Second Circuit Further Addresses the Pleading Standard for FLSA Overtime Claims

Nearly a decade ago, the U.S. Court of Appeals for the Second Circuit issued three decisions clarifying and tightening the standard for asserting plausible overtime claims under the Fair Labor Standards Act (FLSA) in the Second Circuit. The Second Circuit further elaborated on the pleading standard for an FLSA overtime claim in a recent decision – Herrera v. Commes Des Garcons et al., No. 22-1962-cv, 2023 WL 6798604 (2d Cir. Oct. 16, 2023) – holding that plaintiffs need only allege they worked unpaid hours over 40 each week they were employed as part of their regularly scheduled workweek to survive dismissal of their complaint.

In response to the complaint in Herrera, which was filed in the Southern District of New York, the defendants sought dismissal of the plaintiffs’ claims under Federal Rules of Civil Procedure 12(b)(6), which allows a complaint to be dismissed for failure to state a claim upon which relief can be granted. Generally, this means that if the plaintiff’s complaint does not allege sufficient facts that would “allow[] the court to draw the reasonable inference that the defendant is liable for the misconduct alleged,”1 the court dismisses the complaint (which could be in part or in its entirety), at which point the dismissed claims (or entire case) are discontinued. At the district court level, the defendants in Herrera succeeded in dismissing the plaintiffs’ complaint. On appeal, however, the Second Circuit reversed the district court’s decision, authorizing the plaintiffs to move forward with their lawsuit.

Background of Herrera and Prior Decisions

The plaintiffs in Herrera are former managers of Dover Street Market New York, an upscale clothing store, who disclaimed their managerial responsibilities. The plaintiffs brought their lawsuit alleging overtime pay violations. In bringing FLSA overtime violation claims, the plaintiffs alleged they:

  • worked four to five hours beyond 40 per week by working through lunch breaks when the plaintiffs were scheduled to work five days per week for opening or closing shifts of approximately nine hours each day;
  • worked additional hours outside of their regular schedules, such as by engaging in post-shift duties of sending reports and messaging clients for approximately five hours more every week and handling shipments twice a week for about three more hours per week; and
  • twice worked two 13-hour shifts in a single week in addition to their base hours dealing with “seasonal changeover of merchandise” in 2018.

On the defendants’ motion, the district court dismissed the complaint, reasoning that it was devoid of factual allegations, such as not alleging the frequency and duration during which the plaintiffs worked through lunch breaks, and how many 13-hour shifts the plaintiffs worked.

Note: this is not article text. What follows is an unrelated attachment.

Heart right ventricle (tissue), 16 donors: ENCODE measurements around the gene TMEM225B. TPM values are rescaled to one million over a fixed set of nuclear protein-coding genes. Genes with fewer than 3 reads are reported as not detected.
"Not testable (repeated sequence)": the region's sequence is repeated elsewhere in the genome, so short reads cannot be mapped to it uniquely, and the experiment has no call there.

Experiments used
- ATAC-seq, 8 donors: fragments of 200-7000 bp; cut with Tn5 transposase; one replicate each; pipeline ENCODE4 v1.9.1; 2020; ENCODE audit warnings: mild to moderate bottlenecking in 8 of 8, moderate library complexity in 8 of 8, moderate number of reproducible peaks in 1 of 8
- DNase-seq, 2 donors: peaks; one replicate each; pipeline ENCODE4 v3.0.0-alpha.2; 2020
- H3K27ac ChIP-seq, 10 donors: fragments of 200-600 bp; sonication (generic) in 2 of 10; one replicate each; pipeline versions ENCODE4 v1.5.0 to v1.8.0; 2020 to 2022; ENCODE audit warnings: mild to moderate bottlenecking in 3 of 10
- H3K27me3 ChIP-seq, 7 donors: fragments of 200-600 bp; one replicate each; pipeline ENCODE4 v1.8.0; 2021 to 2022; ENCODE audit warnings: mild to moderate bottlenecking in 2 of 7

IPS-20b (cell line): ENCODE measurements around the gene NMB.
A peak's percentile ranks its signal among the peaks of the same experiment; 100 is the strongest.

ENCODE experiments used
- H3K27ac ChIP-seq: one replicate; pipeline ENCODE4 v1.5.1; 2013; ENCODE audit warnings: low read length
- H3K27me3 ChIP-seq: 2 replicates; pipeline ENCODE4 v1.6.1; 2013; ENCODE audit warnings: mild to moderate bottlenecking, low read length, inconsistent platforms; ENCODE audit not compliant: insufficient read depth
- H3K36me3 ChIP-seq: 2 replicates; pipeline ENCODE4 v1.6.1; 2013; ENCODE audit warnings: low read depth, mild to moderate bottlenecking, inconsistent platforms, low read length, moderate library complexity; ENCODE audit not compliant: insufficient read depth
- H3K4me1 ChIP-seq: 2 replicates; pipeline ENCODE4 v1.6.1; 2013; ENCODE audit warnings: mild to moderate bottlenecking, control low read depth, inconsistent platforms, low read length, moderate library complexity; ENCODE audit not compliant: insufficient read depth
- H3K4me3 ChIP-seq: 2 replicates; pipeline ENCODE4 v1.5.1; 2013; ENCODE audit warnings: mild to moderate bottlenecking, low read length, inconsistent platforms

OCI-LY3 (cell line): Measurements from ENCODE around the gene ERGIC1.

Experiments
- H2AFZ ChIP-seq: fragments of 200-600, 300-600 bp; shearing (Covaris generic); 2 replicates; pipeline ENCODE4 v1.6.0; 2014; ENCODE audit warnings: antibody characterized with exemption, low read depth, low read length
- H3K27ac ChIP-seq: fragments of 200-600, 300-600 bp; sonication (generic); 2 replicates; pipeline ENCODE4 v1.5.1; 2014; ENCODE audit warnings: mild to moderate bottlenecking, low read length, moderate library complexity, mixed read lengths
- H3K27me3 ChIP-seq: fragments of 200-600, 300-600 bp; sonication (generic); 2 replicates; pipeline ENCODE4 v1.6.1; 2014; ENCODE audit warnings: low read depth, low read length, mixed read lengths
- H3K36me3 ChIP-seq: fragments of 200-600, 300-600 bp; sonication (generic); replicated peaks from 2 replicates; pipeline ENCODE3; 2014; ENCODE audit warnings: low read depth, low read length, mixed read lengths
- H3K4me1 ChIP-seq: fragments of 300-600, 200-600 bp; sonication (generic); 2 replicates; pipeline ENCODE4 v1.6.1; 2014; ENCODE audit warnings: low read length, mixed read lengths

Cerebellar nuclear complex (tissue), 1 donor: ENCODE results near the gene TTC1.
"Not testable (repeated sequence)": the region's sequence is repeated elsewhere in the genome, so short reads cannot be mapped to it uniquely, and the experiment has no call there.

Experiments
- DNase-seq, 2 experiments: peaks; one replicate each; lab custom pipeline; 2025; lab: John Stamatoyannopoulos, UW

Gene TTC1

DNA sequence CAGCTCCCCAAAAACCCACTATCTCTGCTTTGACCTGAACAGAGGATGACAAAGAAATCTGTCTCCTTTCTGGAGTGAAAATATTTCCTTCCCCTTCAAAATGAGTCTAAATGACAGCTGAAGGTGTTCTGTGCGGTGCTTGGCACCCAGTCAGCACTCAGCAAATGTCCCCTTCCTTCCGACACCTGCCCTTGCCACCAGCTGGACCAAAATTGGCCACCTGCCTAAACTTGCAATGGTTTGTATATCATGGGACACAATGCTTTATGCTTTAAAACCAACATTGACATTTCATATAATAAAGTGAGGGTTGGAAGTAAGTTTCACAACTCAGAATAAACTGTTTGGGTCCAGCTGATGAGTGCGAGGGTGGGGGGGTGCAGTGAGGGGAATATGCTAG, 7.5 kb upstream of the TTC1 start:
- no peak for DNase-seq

Upon appeal by the plaintiffs, however, the Second Circuit reversed the district court’s decision. In doing so, the appeals court cited to three Second Circuit decisions from 2013 that clarified the pleading standard for plaintiffs asserting overtime claims under the FLSA. In all three of these 2013 cases, the Second Circuit affirmed dismissal of the respective complaints for failure to sufficiently state unpaid overtime claims under the FLSA.

  • In Lundy v. Catholic Health Sys. of Long Island, Inc., 711 F3d 106 (2d Cir. 2013), the plaintiffs failed to allege sufficiently both that they worked over 40 hours in any given week and that these hours were unpaid;
  • In Nakahata v. New York-Presbyterian Healthcare Sys., 723 F.3d 192 (2d Cir. 2013), the plaintiffs did not provide enough details about the duration and frequency of hours of unpaid work in order for the court to plausibly infer that the plaintiffs worked beyond 40 hours in any given week – despite raising the possibility that they were unpaid; and
  • In DeJesus v. HF Mgmt. Servs., 726 F.3d 85 (2d Cir. 2013), the complaint did not provide specific allegations of the estimated number of hours worked in a given week.

The Second Circuit Court’s Decision in Herrera

Based on the foregoing, the Second Circuit reversed the district court, finding that the plaintiffs sufficiently specified (1) that the plaintiffs’ regularly scheduled work hours consisted of a specified number of shifts per week; and (2) the length of each shift, as well as the estimated total number of hours worked over 40 in any given week. The court held that these allegations allowed an inference of a “plausible claim of overtime” and that no “week-by-week recounting of the hours they worked” was necessary. Further, according to the court, the plaintiffs’ additional allegations of the hours they devoted to post-work duties (e.g., handling shipments and merchandise, and more), and that these hours totaled a certain number of hours over 40 per week, also “carr[ied] the Plaintiffs over the forty-hour bar and permit[ted the court] to infer that they were entitled to overtime under the FLSA.”  By reversing the district court’s decision, the Second Circuit stated that the lower court imposed an “unduly high bar” for the plaintiffs to adequately plead FLSA violations.


This decision could be significant for New York wage-hour lawsuits, as the Second Circuit has clarified its pleading standard for overtime FLSA claims through this decision, essentially providing a clearer roadmap for pleading a viable claim for unpaid overtime. Notably, this decision may also affect the pleading standard for overtime claims under New York Labor Law (NYLL), because New York courts analyze pleading standards for the NYLL in accordance with the FLSA. 

See Footnotes

1 Ashcroft v. Iqbal, 556 U.S. 662, 679 (2009).

Information contained in this publication is intended for informational purposes only and does not constitute legal advice or opinion, nor is it a substitute for the professional judgment of an attorney.